The 2022 energy shock
The price and availability of energy is fundamental to the health of the global economy. The Russia–Ukraine war is intensifying an energy shock that began unfolding as the prices for oil, natural gas and coal started to recover from a COVID-19-induced slump.
Energy importers among the low-income countries are least able to cope with such shocks. On top of this, the pandemic already stretched their public finances to breaking point. Alarm bells are now ringing as inflation rates rise, currencies weaken, and debt-service grows in these countries. Meanwhile energy exporters are enjoying an earnings boom. Global energy markets are being reconfigured, with profound implications for producers and consumers alike.
Energy price inflation returns
Benchmark prices for liquified natural gas (LNG) hit new records in early March. Meanwhile, the international benchmark oil price (Brent) surged to almost US$130 a barrel from US$90 after Russia invaded Ukraine, and coal prices moved higher as electricity generators started switching back from more expensive gas to less expensive, but more polluting, coal.
Supply rigidity combined with the determination of the European Union (EU) to reduce its purchases of Russian gas pushed up the price of LNG. The EU’s additional purchases are equivalent to the annual demand of South Korea — which itself is a large market for LNG. But the prospect of additional gas from non-Russian sources is limited as Australia, the Gulf countries, and the United States are close to their supply capacity. LNG importers in the developing world are finding it hard to obtain supplies, notably Bangladesh and Pakistan.
The impact extends to crop yields and food security concerns as well, as natural gas is the main input of most nitrogen fertilizer, now three to four times more expensive than in 2020. Africa’s small importers are likely to find it hard to get fertilizer as traders prioritize larger markets. Further, this adds to upward pressure on wheat prices which are already rising due to lower supplies from Ukraine and Russia, that together constitute about one-third of global wheat exports.
Who is benefiting from price hikes?
Gas prices are not a one-way bet for commodity traders. Eventually demand destruction will occur as gas becomes unaffordable, with other substitute fuels also becoming more expensive. Factories will shut down and households will economize.
The recessionary impact of higher gas prices is compounded by the global oil-supply shock — one of the largest since the 1970s. Exports of Russian crude and oil products have fallen somewhere between 10–40% since the war began, due to a US embargo on Russian exports, other Western sanctions, and a reluctance among Western buyers to take Russian cargoes.
Consequently, many developing countries are finding it harder to pay for their energy imports. Yet not all developing countries are losers — oil exporters such as Angola and Nigeria, and coal exporters like Colombia and South Africa, are seeing higher earnings.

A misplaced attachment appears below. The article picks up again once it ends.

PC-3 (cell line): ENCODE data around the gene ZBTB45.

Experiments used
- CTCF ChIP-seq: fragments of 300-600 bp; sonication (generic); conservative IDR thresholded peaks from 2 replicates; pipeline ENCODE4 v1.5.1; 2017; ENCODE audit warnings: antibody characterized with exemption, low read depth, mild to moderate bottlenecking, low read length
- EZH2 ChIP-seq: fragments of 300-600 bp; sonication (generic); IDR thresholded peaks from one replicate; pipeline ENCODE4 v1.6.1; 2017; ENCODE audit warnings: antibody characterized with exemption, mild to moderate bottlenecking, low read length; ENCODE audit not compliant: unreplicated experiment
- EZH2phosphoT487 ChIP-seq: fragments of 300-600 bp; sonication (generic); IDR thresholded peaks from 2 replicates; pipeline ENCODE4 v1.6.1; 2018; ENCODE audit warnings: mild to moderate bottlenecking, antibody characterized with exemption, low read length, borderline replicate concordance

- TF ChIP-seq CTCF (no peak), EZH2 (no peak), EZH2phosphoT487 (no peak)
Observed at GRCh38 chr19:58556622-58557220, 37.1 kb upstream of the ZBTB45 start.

Energy market uncertainty
The markets for oil, gas and coal are now subject to considerable uncertainty. On the supply-side, we do not know when the war will end, or the eventual impact on Russia as a major exporter of fossil fuels. Prices are very volatile as expectations constantly adjust to news and rumour. Brent fell back to US$104 in late March after the United States and other advanced economies released oil from their strategic reserves into the market. However the impact of such efforts to dampen prices are relatively small when compared to the prospect of sanctions being lifted on Iranian oil exports if the Iran nuclear agreement is revived. Likewise, the United States is negotiating with Venezuela, which could potentially see a relaxation on sanctions and increased oil sales. Neither is a done deal. And neither would result in a rapid and large increase in supply as new investments are needed to raise Iranian and Venezuelan production after years of disinvestment. However, it could reduce expected future prices, which would be welcome news for importers.
On the demand-side, China’s difficulties in containing the Omicron COVID-19 variant has resulted in a growth slowdown, which could take some demand out of the global energy market. Also on the demand-side, the US Federal Reserve and some other major central banks are starting to tighten monetary policy to try and contain inflation. Central bank responses will be critical to determining the growth and inflation impact of the 2022 energy price shock. Overall, the global economy is much less energy-intensive than it was in the 1970s, when oil-price shocks resulted in high inflation and deep recession, but the energy-importing low-income countries are the ones who will be hit hardest. This will undoubtedly further set back progress on the 2030 Agenda for Sustainable Development.
However, on a positive note, the situation is encouraging Europe, Japan, and North America to accelerate their investments in renewable energy, to help cut their imports of Russian oil, gas and coal. This won’t happen overnight, but it will bring forward the date at which the global demand for fossil fuels starts to turn down. Whether the 2022 energy price shock accelerates — or delays — the energy transition to a net zero world is a fascinating question, but one that we leave for another day, and another blog.
Tony Addison is a Professor in the Department of Economics at the University of Copenhagen and Senior Non-Resident Research Fellow and former Chief Economist at UNU-WIDER. You can follow him on Twitter @TonysAngle.
The views expressed in this piece are those of the author(s), and do not necessarily reflect the views of the Institute or the United Nations University, nor the programme/project donors.